Israel, India, China, and Lebanon have all been included in earlier iterations of this project. Nevertheless, at the moment, they are bringing it home with an Australia-inspired set menu that highlights native ingredients as well as the wonderful diversity of our multicultural dining landscape.
133 Commercial Road, South Yarra
In the heart of the Central Business District, tucked away on one of the city's most famous laneways, you'll find this CBD mainstay serving up fiery Indian cuisine that's been given a refined and modern spin. After you have finished devouring Tonka's gloriously saucy and succulent dishes, the opulent white tablecloths will no longer be in pristine condition.
Try the whole spatchcock or the Petuna ocean trout from one of the Tandoor ovens. Those who try the lamb curry with roasted coconut and black cardamom often end up ordering it again.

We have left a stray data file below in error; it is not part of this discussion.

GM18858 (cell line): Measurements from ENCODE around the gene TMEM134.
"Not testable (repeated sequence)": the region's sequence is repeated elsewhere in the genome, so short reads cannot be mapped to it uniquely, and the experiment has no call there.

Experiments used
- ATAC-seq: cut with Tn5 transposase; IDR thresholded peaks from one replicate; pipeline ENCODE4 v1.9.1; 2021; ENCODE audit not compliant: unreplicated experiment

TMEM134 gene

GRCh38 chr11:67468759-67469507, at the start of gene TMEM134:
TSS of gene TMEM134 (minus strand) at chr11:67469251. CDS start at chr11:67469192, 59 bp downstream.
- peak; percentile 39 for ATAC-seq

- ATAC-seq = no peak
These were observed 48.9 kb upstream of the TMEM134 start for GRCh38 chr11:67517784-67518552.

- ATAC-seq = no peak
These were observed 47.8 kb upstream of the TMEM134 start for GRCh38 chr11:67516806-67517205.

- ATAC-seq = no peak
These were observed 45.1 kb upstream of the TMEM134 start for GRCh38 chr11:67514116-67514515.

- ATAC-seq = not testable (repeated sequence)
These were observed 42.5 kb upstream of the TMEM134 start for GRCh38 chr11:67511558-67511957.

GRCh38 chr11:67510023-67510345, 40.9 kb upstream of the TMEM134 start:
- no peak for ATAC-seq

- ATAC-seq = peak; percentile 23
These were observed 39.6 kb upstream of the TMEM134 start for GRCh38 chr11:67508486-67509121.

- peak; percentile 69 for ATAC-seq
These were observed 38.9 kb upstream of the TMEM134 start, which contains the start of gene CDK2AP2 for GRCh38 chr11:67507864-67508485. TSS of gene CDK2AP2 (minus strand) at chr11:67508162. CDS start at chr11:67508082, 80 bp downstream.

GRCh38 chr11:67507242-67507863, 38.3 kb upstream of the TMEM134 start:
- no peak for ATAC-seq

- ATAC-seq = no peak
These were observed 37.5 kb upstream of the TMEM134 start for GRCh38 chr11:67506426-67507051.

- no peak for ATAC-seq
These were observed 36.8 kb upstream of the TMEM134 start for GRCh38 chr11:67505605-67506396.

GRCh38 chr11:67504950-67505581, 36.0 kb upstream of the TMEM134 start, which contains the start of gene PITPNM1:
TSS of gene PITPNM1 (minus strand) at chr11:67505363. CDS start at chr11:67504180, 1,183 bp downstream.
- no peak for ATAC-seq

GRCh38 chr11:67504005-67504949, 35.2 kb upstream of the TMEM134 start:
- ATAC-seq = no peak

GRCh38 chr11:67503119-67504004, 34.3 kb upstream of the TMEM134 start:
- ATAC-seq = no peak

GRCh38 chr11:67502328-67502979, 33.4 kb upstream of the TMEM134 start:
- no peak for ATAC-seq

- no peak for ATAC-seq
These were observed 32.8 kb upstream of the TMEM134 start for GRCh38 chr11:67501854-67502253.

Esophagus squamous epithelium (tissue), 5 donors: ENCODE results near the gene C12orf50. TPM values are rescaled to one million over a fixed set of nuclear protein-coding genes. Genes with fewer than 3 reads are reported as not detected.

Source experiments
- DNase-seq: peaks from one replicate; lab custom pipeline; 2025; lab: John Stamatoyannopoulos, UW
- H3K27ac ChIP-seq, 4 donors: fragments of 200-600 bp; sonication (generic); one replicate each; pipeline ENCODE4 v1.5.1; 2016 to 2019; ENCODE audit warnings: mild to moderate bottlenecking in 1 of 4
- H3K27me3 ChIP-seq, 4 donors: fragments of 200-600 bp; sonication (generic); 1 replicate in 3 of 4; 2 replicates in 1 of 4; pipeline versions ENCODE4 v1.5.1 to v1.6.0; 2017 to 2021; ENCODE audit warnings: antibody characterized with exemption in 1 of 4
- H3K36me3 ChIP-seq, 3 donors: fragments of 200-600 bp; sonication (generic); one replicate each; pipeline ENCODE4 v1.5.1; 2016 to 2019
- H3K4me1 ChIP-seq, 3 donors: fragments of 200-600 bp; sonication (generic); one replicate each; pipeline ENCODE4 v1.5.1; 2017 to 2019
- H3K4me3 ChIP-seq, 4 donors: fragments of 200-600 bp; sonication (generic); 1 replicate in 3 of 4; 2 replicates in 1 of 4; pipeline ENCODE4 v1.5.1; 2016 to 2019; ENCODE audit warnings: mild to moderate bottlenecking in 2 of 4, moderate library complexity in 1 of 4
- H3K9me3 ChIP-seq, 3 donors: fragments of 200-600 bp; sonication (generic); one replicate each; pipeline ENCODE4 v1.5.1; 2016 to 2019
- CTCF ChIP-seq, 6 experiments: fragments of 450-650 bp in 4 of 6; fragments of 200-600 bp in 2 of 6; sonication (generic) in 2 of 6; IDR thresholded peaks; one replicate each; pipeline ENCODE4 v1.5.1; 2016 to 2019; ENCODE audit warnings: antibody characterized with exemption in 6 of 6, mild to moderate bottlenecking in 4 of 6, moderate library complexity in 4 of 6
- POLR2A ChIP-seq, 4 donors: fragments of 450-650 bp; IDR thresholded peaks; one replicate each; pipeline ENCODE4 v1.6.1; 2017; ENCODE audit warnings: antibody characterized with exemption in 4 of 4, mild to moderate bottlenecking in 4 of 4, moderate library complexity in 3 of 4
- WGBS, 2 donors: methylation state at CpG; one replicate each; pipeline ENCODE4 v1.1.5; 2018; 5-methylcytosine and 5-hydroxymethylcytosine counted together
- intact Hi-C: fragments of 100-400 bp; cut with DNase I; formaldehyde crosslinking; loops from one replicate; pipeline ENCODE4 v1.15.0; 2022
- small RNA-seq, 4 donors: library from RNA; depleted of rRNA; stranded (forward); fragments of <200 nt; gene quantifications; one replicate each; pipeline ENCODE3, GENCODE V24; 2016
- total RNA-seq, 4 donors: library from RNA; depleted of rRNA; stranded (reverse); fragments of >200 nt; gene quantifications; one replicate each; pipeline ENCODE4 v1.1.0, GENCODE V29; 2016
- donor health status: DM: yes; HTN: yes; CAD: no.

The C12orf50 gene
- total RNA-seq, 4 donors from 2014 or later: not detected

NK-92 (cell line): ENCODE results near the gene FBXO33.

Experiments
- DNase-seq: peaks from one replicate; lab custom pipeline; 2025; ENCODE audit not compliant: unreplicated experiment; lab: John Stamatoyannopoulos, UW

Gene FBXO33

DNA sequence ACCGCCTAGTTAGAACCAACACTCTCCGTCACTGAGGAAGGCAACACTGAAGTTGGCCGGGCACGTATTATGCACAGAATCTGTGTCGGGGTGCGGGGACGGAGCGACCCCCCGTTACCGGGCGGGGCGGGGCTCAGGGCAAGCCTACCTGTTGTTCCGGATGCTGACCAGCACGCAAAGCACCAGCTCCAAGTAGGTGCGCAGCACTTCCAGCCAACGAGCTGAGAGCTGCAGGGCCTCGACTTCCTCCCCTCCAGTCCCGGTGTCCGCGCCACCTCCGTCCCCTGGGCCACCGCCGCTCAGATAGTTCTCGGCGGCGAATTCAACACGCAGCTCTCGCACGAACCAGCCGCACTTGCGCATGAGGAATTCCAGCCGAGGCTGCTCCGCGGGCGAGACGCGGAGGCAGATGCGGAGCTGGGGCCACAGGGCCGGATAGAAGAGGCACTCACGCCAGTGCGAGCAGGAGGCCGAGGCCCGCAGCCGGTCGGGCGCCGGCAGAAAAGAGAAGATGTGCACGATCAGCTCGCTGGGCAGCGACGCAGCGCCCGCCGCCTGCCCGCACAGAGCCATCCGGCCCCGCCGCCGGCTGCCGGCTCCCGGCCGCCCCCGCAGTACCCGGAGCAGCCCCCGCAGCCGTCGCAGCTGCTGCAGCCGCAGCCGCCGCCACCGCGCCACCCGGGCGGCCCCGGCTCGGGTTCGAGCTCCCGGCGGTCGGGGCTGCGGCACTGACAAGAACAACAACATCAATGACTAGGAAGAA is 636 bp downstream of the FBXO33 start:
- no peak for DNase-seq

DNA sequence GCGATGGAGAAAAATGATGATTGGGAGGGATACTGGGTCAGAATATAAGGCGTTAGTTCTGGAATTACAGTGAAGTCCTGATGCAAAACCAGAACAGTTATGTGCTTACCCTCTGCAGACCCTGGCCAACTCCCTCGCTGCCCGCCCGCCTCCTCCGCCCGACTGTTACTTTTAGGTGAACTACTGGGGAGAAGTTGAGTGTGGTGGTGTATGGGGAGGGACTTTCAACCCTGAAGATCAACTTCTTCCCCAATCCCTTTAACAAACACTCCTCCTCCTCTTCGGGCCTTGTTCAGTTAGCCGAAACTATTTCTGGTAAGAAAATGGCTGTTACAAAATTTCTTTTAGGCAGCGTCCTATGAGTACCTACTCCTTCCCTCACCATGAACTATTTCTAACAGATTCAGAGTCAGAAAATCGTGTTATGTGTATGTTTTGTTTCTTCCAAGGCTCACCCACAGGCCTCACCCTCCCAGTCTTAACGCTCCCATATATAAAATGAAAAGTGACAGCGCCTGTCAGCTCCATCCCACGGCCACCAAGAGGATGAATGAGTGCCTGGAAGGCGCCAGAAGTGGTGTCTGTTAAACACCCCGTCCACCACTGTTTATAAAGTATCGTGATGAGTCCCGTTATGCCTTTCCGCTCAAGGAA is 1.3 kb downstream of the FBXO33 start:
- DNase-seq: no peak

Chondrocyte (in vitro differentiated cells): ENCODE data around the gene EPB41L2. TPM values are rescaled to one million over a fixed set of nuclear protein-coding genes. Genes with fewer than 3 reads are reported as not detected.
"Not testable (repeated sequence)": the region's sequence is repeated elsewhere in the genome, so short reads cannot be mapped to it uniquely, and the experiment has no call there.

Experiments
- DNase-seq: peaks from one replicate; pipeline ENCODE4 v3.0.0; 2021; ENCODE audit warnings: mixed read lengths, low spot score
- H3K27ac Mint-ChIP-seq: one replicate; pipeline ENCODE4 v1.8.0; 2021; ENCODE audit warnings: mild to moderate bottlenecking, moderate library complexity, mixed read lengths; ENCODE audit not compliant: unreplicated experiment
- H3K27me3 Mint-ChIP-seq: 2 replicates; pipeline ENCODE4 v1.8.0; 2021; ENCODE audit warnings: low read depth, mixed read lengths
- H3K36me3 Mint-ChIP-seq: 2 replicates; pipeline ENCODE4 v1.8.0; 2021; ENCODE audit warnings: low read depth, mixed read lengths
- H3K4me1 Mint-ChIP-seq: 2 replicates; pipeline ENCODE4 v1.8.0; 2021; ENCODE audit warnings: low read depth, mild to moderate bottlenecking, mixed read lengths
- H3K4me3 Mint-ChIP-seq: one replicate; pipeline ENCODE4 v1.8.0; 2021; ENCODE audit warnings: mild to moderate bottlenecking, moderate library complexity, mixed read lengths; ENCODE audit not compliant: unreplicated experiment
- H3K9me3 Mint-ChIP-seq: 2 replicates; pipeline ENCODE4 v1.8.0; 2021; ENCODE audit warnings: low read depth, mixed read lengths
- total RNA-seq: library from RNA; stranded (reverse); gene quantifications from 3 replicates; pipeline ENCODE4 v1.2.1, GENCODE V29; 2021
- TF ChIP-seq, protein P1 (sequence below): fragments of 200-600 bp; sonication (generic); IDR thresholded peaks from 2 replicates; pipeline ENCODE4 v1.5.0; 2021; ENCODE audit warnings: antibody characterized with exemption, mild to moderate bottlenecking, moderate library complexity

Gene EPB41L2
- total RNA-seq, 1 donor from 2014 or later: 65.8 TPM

20 Duckboard Place, Melbourne
A real Melbourne institution that exudes class and style. It is generally agreed that Coda is one of the best restaurants in the city. Not only is this the place to be seen on a Friday night (or any other night for that matter) because it is always buzzing with its own special brand of energy, but you are also guaranteed to have an excellent meal while you are there. Believe us when we say that the yellowfin tuna is well worth the wait on its own.
141 Flinders Lane, Melbourne
FAQs About Melbourne Restaurants
A three-hatted restaurant located in Melbourne’s central business district, Vue De Monde offers some of the city’s best dining. It’s an ultra-fine dining experience.
An overview of the Chef Hat system can be found below: 12-13 points: fine cuisine. An optional hat (similar to a Michelin star) could put your head on the ground for 14-15 minutes. Five hats at 19 points: A trip to Michelin stars at 18-19 points): three hats, worth a trip (similar to three Michelin stars)
There are no longer many restaurants in Melbourne; categorise them according to their size and region.
You can only find a ‘hat’ for chefs and restaurants when they’ve won prizes. Scores go towards ingredients, service, technique, value, and consistency in a restaurant. An eatery needs no more than 15 out of 20, taking these factors into account. There are a few places that offer two to three hats.